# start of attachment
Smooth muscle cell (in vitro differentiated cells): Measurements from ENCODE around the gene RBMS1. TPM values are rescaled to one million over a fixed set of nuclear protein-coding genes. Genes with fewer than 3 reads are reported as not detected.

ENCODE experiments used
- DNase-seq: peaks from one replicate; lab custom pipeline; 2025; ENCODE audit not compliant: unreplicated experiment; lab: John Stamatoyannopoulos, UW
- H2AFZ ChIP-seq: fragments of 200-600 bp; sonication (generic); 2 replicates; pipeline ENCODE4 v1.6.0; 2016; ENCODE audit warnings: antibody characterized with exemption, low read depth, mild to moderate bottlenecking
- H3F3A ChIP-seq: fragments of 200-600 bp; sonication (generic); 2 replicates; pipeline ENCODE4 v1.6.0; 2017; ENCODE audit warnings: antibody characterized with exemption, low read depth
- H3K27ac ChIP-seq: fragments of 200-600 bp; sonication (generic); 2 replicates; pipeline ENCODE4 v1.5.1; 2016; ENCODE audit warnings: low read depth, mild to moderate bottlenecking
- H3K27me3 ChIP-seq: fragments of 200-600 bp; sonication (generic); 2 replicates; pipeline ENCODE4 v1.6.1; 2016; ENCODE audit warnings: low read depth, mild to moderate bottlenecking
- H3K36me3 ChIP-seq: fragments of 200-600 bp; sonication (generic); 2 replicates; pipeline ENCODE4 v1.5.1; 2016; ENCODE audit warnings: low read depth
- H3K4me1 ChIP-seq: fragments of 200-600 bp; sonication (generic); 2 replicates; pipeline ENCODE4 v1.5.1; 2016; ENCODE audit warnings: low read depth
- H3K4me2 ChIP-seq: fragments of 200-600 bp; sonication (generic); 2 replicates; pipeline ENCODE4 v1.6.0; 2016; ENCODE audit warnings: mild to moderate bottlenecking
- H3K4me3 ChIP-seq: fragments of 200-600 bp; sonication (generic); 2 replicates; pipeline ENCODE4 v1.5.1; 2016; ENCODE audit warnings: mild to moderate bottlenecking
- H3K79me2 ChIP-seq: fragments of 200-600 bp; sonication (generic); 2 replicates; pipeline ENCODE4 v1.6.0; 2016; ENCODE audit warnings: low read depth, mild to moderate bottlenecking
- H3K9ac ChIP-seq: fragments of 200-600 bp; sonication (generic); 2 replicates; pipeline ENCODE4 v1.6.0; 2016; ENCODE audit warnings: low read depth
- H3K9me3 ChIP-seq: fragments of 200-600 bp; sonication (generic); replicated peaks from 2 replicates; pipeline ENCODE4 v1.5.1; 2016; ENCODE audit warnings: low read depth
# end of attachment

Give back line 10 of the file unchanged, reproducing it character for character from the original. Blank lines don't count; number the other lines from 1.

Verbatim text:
- H3K4me2 ChIP-seq: fragments of 200-600 bp; sonication (generic); 2 replicates; pipeline ENCODE4 v1.6.0; 2016; ENCODE audit warnings: mild to moderate bottlenecking